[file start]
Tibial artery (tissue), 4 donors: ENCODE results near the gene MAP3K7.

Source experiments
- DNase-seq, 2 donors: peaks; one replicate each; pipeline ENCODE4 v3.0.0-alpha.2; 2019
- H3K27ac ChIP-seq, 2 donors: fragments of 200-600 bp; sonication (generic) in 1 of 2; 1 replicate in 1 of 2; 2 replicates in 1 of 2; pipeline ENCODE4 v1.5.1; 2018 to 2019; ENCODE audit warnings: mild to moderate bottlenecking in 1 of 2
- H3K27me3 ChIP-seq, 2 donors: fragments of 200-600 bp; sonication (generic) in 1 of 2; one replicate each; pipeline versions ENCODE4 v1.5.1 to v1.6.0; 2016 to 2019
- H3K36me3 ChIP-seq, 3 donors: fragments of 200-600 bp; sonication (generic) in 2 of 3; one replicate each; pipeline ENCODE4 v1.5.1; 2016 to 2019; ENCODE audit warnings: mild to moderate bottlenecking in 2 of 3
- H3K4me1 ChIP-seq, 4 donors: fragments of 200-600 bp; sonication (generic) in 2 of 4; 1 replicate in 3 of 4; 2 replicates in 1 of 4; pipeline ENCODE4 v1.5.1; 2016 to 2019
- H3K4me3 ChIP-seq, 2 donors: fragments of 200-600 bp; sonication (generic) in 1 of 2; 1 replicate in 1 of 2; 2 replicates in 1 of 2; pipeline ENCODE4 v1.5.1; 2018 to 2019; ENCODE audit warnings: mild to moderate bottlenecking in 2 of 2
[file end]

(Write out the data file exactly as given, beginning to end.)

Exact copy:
Tibial artery (tissue), 4 donors: ENCODE results near the gene MAP3K7.

Source experiments
- DNase-seq, 2 donors: peaks; one replicate each; pipeline ENCODE4 v3.0.0-alpha.2; 2019
- H3K27ac ChIP-seq, 2 donors: fragments of 200-600 bp; sonication (generic) in 1 of 2; 1 replicate in 1 of 2; 2 replicates in 1 of 2; pipeline ENCODE4 v1.5.1; 2018 to 2019; ENCODE audit warnings: mild to moderate bottlenecking in 1 of 2
- H3K27me3 ChIP-seq, 2 donors: fragments of 200-600 bp; sonication (generic) in 1 of 2; one replicate each; pipeline versions ENCODE4 v1.5.1 to v1.6.0; 2016 to 2019
- H3K36me3 ChIP-seq, 3 donors: fragments of 200-600 bp; sonication (generic) in 2 of 3; one replicate each; pipeline ENCODE4 v1.5.1; 2016 to 2019; ENCODE audit warnings: mild to moderate bottlenecking in 2 of 3
- H3K4me1 ChIP-seq, 4 donors: fragments of 200-600 bp; sonication (generic) in 2 of 4; 1 replicate in 3 of 4; 2 replicates in 1 of 4; pipeline ENCODE4 v1.5.1; 2016 to 2019
- H3K4me3 ChIP-seq, 2 donors: fragments of 200-600 bp; sonication (generic) in 1 of 2; 1 replicate in 1 of 2; 2 replicates in 1 of 2; pipeline ENCODE4 v1.5.1; 2018 to 2019; ENCODE audit warnings: mild to moderate bottlenecking in 2 of 2